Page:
I know you and Dave (another minister) do not support this recommendation from the GA, and I want you to know why I do.  In our family, we have several homosexuals—my son, sister, sister-in-law, cousin, and my sister (also a member of the church) has a gay nephew.  All of these people are talented, gifted, intelligent and positive contributors to society.  Not one of them chose to be gay, any more than you or I chose to be heterosexual.  Being with a person of the opposite sex is as unnatural to them as being with a person of the same sex is to us.  When they realize they are different from other people, they go through excruciating agony trying to come to grips with what they pray is not true. They have the highest suicide rate of any other segment of the population.  They would never, ever choose to live a life of exclusion, humiliation, rejection or fear---a life where they did not have the freedom to show their love and be able to openly share their life with another.  I believe that God does NOT make mistakes.  He has a “reason and a purpose for you being there and something he wants to do through you, where you are”. 
        I believe the churches are making a huge mistake by focusing on this issue.  There are things in the Bible that were allowed in those times, but which are not now, and things disallowed that are acceptable now.  The sexual mores in our society now are different from biblical times and word meanings have also changed, which makes for ambiguous passages that are open to interpretation.  Jesus never mentioned homosexuality but condemned divorce. Yet a divorcee can hold a church office, but a gay person cannot.  When congregants pick and choose which parts of the Bible support their argument as to who is or is not a sinner, they are guilty of hypocrisy of the highest order—not to mention making judgments that are not theirs to make.  What Jesus did command was that we love one another, and I believe in order to do that, everyone must be treated equally without discrimination of any sort.  Gays should be just as eligible to hold church offices as heterosexuals. We cannot love just part of a person and condemn another part. In this day and age of continuous church membership decline, no segment of our population should ever feel unwelcome in the house of God.  And homosexuals will never feel like they are part of a church family as long as they are barred from participation in the church’s life. It is estimated that they comprise 15% of the population.  They should not be made to feel like second-class citizens unworthy of God’s love.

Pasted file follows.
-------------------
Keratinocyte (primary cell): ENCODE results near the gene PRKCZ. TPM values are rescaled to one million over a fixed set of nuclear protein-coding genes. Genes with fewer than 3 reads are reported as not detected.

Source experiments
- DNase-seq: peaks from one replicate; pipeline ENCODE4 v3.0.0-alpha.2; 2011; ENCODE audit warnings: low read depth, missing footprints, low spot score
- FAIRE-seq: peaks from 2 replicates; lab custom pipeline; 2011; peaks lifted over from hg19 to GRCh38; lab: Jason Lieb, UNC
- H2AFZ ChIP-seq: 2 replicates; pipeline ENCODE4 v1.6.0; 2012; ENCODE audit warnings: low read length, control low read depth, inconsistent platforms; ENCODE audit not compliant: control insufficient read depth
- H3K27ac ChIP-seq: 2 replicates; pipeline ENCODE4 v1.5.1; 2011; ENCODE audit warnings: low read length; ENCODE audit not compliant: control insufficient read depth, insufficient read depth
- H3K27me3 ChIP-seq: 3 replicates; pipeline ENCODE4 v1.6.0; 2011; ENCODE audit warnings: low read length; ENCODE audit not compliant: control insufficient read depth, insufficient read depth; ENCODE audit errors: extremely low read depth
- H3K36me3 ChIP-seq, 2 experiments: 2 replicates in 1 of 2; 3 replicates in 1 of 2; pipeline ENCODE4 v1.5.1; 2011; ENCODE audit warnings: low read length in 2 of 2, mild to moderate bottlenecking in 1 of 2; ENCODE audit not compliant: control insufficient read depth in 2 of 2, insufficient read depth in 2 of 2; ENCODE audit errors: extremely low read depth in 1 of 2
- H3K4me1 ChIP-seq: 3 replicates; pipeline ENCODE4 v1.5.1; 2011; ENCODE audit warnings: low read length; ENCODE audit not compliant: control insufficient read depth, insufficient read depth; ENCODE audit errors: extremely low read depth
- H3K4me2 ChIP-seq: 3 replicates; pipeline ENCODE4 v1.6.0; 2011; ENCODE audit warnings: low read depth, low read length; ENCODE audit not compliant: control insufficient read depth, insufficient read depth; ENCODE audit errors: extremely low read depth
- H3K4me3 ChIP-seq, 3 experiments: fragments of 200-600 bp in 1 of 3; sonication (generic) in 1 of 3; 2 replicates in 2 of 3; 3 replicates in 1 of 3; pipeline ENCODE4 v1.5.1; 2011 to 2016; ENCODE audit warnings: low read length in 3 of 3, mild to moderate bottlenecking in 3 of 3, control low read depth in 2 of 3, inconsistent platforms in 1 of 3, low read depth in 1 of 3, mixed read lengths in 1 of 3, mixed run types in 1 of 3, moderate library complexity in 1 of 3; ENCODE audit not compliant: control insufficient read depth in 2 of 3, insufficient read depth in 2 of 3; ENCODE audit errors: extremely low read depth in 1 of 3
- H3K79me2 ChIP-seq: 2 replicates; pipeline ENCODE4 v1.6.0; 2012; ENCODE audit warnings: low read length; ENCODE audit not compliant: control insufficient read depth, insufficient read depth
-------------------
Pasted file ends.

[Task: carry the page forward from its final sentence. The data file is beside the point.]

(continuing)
I love my gay son more than life itself, as I do my other children.  It has pained me that he has had to bear this extra burden in his life but I have accepted his reality, as has he.  Studies have shown that sexual preference is a heredity factor, not a chosen one.  And I have chosen to remain at First Presbyterian Church, despite the church’s position concerning gays, because I love my church family.  I can only pray that someday attitudes will change.  And I so wish it would be Sunday!  It goes without saying, that my sister and I would both cast our votes in favor of the GA recommendation if we could attend.                                                                                                                                                                                         Sincerely,
 
 
Thanks to Ashley, see this heart-breaking, heart-warming story about a true understanding of love, hope, and family at:
http://www.nytimes.com/2011/01/24/nyregion/24towns.html?_r=1&hp
 
 
  Timely and deeply provocative for those who are questioning the church’s stance on homosexuality or the right to marry issue, this memoir lays raw the lives of two women who speak from the heart to share their journey as married mid-aged women who inexplicably fall in love.   Challenged by their own homophobia and inner chaos, traditional religious views, immense professional responsibilities with now questionable job security, and an increasingly complex and painful entanglement of relationships with their confused husbands and eight children, they describe the struggles in their loving monogamous relationship through a period of thirty years. 

All of the family members, thrust into spiritual chaos and the realities of varying degrees of familial and societal marginalization related to the lesbian commitment, struggle to forge their individual way through constant issues with peers, friends, neighbors and each other.  The children’s struggles with Mom and other Mom are most vividly described and it is clear that in these times when making good choices is a common paradigm, almost no one involved knows what those are. 

Bonnie and Jane anchor their struggle by turning to God for prayer and guidance, offering love to all who will receive it, praying for peace for those who won’t, and at times bankrupting themselves of energy to continue.  Readers cannot help but be impressed by their eloquence and honesty, their alert understanding and empathy for others during the brutally occurring issues, their exceptional professional contributions toward the health and welfare of others and the tender love story which drives the drama.  The issues become clear.  The resolutions challenge us all.